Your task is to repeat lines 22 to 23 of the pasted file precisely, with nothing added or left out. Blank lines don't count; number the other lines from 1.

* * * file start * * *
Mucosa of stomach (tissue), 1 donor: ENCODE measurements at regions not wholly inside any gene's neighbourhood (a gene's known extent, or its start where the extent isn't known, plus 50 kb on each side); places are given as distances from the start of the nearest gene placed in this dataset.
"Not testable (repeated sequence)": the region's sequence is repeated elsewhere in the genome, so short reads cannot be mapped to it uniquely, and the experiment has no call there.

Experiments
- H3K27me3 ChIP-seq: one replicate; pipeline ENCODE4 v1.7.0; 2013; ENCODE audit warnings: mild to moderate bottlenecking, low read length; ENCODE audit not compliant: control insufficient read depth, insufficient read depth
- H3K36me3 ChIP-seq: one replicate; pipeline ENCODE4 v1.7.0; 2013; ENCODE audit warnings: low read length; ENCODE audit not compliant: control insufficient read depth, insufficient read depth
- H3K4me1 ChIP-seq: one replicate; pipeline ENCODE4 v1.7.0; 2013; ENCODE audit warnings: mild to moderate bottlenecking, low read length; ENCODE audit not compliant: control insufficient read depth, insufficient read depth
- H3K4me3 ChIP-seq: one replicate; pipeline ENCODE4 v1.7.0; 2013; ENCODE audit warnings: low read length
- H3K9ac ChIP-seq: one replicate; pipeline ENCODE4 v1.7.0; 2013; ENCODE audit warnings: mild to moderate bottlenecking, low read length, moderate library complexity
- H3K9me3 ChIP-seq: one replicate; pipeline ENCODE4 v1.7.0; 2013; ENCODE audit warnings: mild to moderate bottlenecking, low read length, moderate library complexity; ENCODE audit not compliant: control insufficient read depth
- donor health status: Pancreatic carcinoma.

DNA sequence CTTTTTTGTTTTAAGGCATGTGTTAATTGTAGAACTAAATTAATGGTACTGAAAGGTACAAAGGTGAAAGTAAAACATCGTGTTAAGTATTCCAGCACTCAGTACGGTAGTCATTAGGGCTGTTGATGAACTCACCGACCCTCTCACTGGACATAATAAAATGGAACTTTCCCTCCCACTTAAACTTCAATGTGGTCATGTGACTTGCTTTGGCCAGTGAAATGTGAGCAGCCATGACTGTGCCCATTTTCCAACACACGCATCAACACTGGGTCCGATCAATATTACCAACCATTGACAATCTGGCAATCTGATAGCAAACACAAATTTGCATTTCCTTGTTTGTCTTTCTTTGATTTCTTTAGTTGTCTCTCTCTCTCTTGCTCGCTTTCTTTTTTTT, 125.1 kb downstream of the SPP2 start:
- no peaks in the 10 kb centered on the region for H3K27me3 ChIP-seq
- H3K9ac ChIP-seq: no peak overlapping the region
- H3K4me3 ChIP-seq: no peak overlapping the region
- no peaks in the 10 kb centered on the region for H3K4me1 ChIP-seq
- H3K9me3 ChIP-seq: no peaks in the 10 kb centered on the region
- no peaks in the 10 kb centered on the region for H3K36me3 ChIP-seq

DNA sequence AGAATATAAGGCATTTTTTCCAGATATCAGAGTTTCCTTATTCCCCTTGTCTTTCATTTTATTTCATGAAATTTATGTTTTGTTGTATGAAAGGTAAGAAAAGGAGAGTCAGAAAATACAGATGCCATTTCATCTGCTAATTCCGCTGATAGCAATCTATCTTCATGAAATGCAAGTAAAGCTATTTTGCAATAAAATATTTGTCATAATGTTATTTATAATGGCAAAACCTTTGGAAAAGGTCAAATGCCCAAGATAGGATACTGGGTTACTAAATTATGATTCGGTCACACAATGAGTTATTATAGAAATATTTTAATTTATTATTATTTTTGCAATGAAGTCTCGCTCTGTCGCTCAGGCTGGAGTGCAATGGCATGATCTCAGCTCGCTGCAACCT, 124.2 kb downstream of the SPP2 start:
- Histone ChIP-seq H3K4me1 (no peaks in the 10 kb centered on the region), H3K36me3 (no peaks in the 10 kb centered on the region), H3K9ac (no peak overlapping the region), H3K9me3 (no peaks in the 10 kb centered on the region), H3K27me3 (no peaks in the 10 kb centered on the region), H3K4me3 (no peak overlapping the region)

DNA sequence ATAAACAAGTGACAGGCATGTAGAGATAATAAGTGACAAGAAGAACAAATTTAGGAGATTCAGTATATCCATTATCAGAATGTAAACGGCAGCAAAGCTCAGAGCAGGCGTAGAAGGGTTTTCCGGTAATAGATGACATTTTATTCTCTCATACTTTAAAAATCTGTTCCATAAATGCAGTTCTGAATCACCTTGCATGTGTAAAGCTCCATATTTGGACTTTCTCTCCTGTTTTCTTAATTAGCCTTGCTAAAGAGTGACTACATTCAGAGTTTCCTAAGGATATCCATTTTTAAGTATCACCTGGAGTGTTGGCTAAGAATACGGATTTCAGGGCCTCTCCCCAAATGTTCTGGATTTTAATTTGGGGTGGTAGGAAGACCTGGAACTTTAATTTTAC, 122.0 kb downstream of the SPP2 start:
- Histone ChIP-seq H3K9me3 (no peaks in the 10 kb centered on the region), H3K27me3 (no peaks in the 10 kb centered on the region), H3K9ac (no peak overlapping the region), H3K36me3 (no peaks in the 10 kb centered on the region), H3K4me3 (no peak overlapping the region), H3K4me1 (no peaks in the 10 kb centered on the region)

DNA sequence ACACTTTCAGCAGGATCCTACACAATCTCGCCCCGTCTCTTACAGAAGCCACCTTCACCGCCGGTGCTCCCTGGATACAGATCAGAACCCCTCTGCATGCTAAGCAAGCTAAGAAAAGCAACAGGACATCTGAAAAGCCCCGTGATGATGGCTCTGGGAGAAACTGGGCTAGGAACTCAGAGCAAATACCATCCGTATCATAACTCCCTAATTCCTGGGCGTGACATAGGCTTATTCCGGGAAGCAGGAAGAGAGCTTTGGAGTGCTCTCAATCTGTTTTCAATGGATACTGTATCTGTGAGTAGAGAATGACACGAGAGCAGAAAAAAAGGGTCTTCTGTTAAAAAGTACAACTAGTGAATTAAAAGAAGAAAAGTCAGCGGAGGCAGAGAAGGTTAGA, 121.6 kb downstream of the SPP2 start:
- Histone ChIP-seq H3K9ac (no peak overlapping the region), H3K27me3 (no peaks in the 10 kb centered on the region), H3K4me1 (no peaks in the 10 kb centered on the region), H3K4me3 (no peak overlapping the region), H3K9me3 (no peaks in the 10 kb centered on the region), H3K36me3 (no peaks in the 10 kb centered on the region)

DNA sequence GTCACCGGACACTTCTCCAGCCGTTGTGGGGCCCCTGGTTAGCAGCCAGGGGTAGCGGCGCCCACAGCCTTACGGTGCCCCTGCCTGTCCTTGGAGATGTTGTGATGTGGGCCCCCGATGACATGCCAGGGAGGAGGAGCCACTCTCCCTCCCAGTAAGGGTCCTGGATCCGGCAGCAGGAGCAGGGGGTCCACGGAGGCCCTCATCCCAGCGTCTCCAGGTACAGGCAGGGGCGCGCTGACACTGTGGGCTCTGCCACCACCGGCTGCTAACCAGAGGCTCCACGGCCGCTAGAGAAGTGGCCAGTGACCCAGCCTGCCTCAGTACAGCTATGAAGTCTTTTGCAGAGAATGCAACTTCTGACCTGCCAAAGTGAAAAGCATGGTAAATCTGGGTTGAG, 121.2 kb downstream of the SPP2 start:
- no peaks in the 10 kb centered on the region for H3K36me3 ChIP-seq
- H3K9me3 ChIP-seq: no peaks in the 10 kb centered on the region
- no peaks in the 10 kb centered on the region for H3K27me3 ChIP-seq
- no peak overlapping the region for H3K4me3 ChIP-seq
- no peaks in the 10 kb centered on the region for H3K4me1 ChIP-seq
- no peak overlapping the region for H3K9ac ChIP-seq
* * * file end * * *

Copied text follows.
DNA sequence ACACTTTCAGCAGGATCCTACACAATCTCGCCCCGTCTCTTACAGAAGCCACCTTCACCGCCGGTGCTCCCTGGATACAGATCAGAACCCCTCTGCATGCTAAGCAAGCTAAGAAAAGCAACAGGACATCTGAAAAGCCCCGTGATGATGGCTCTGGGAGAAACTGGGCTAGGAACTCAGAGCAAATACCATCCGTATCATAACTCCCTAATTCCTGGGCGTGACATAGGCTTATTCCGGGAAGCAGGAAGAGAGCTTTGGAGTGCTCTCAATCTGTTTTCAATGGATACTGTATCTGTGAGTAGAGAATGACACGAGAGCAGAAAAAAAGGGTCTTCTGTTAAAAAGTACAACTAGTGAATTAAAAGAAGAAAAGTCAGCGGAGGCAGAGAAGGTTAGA, 121.6 kb downstream of the SPP2 start:
- Histone ChIP-seq H3K9ac (no peak overlapping the region), H3K27me3 (no peaks in the 10 kb centered on the region), H3K4me1 (no peaks in the 10 kb centered on the region), H3K4me3 (no peak overlapping the region), H3K9me3 (no peaks in the 10 kb centered on the region), H3K36me3 (no peaks in the 10 kb centered on the region)